5 Sep 2019



UI designer designing a webpage

Ideas can come from anywhere. Sometimes they appear in a flash, as though someone’s just unscrewed the top of your head and popped a little spark of inspiration in there (hey, thanks! 👍). Other times, it takes hours and hours, and lots of creative people working together to come up with the killer idea. Some creatives thrive on the stress of the looming deadline, whereas others need to get out of the office and take a walk to clear their head – returning refreshed and ready to go.

In fact, our very own Creative Director seems to think up 90% of her ideas in the time between leaving the office and getting in her car! My point is, there is no hard-and-fast rule for idea creation, but there are things we can do to at least get the juices flowing.

One such idea is using creative prompts – a clever brainstorming tool for idea generation. With creative prompts, the idea is to get yourself thinking about a problem in a completely different way. When you consider new branding or advertising opportunities, it can be easy to find yourself stuck – what’s known as struggling with a ‘creative block’. This probably isn’t news to any of you in the creative industries: coming up with creative, original and effective ideas which will spark brand engagement and commitment can be pretty tricky at times!

So, we can use creative prompts to get us going. To do this, we write out a series of pretty ridiculous questions, and use these as a new lens through which we can look at the problem.

To show you what I mean, let’s create a scenario. Let’s say we own a vacuum cleaner company. Now let’s say that we’ve invented a new vacuum cleaner that’s better than anything else on the market (well done us!). Now let’s say that we want everyone in the UK to have one in their home. To do this, they’ll need to know how fantastic our product is.

So, how do we achieve that goal? A TV advert? An outdoor advertising campaign? Sure- they’re solid ideas! The problem is, they’re also a bit obvious. We don’t always want to use the same old methods that everyone else uses. So, we can do better than that, surely? But to generate better, and more creative ideas, we need to force our minds to think differently. What we need to do here is to think about solving the problem in a way that we wouldn’t normally consider. This is where creative prompts, or our ‘what if?’ questions come in.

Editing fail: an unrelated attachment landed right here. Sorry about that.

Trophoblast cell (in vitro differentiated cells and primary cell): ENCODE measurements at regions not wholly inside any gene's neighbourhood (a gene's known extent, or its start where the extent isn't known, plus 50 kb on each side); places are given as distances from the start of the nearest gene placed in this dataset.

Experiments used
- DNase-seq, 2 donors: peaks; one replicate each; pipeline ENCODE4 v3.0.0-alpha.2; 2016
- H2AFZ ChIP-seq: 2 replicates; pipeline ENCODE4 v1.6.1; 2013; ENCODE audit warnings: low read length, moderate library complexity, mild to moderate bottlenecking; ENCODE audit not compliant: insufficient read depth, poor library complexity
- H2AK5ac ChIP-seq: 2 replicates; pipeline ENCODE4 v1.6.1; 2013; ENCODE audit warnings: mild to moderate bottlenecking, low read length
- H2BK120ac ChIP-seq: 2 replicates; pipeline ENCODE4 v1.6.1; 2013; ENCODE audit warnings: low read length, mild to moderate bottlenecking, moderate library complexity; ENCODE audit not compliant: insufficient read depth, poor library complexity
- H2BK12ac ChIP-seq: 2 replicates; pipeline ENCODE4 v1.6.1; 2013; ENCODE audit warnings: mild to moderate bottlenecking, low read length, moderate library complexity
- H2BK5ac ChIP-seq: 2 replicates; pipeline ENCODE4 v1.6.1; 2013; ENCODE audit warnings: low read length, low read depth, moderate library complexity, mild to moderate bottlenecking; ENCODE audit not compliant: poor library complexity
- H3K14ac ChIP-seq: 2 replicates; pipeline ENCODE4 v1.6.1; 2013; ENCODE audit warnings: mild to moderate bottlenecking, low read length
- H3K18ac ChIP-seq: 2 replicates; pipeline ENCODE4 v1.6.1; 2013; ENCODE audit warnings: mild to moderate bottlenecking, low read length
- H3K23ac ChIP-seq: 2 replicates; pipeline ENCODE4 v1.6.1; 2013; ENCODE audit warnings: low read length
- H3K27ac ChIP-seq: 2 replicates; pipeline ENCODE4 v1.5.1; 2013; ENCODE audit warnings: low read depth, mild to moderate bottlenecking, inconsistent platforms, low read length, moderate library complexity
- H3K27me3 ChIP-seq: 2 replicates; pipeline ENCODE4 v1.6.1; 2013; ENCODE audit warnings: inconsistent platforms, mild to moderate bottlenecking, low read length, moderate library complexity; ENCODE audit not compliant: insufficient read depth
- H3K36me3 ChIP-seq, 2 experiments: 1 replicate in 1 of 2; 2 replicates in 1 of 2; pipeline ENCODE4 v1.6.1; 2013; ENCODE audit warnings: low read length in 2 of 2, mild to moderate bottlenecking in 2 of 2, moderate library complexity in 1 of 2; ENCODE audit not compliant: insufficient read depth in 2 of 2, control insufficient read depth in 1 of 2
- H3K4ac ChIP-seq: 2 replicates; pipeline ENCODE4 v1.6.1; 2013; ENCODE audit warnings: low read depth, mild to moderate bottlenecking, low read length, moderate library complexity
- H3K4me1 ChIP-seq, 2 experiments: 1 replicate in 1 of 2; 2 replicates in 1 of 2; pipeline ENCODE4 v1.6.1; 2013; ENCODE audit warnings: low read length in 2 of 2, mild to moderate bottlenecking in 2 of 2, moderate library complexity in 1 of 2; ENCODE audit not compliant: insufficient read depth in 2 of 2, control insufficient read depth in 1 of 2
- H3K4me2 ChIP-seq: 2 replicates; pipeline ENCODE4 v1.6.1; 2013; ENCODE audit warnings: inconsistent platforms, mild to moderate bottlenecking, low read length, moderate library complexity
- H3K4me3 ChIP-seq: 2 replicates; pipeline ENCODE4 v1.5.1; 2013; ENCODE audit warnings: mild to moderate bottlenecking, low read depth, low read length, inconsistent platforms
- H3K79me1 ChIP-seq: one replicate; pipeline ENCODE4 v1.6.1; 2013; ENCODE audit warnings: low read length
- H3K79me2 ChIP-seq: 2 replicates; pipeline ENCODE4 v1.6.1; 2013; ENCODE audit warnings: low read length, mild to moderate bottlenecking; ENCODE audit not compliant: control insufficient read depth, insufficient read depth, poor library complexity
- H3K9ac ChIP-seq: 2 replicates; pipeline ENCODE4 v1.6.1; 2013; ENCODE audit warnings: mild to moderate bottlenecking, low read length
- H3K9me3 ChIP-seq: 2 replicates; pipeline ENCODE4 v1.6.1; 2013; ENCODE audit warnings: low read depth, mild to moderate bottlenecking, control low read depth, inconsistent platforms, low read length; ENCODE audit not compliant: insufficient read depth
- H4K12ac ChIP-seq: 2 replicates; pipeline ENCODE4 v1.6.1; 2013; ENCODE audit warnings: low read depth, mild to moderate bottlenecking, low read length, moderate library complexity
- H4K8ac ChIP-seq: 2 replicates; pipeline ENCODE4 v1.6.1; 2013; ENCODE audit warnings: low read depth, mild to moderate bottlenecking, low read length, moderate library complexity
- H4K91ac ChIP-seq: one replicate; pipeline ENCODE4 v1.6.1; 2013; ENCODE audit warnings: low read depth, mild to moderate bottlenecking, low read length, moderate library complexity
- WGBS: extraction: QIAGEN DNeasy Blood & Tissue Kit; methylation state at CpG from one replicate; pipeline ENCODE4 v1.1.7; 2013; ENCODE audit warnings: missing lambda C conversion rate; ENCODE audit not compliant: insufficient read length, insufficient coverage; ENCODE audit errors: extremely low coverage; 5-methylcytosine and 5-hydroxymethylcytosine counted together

For instance, we might ask: what if we had an unlimited budget? (Well, happy days: let’s just pay someone else to come up with all the ideas and go to the pub. See ya!

Okay, okay, let’s take this seriously for a second.) So, we’ve got an unlimited budget. Maybe, then, we could create that TV advert we mentioned earlier- and book out all the airtime so our ad was on all major TV channels, all day long! Okay, this might be a bit annoying – but we’ve got the ball rolling. Our prompt has started us thinking about multi-channel, multi-platform advertising, as well as ways to reinforce a branding message. Great!

Let’s take it a step further. With our pretend unlimited budget, we could give one of our vacuum cleaners to every house in the UK – for FREE! We could deliver it to their door, show them how to use it, give them £50 for their old vacuum cleaner and bribe James Dyson to pop round to their house and comment on how amazing their new piece of kit is, and how he really wished he had one. With an unlimited budget, everyone has one of our vacuum cleaners; they all love it – and they’re all happy.

Of course, we know that back in the real world, there’s never an unlimited budget- not even for Mr. Dyson himself. So, what can we take from these pie-in-the-sky ideas? Let’s take one aspect of it, as an example: we might not be able to pay James Dyson to promote our product, but once again, there’s an idea here: paying someone trusted to promote our product.